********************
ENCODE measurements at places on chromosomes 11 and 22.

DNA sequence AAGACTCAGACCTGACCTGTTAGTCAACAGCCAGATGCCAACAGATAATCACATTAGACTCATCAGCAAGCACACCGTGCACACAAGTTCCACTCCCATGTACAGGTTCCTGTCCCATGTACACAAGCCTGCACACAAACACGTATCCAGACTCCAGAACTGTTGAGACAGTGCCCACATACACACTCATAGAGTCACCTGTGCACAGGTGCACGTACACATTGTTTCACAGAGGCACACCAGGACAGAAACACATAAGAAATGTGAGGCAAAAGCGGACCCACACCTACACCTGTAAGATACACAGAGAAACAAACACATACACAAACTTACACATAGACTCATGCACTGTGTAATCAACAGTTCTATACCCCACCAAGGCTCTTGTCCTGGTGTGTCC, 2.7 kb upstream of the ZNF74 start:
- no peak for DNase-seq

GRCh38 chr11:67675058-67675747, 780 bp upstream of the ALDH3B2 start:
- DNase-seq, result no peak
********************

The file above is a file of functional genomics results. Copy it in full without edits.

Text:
ENCODE measurements at places on chromosomes 11 and 22.

DNA sequence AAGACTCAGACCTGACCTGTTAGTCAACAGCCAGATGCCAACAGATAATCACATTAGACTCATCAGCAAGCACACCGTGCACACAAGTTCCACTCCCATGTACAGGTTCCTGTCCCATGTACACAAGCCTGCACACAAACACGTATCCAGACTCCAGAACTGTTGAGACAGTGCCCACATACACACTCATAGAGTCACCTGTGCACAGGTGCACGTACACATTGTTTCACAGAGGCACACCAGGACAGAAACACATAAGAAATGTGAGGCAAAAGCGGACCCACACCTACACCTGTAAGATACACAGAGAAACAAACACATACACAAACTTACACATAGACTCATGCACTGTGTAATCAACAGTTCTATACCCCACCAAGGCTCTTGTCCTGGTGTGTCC, 2.7 kb upstream of the ZNF74 start:
- no peak for DNase-seq

GRCh38 chr11:67675058-67675747, 780 bp upstream of the ALDH3B2 start:
- DNase-seq, result no peak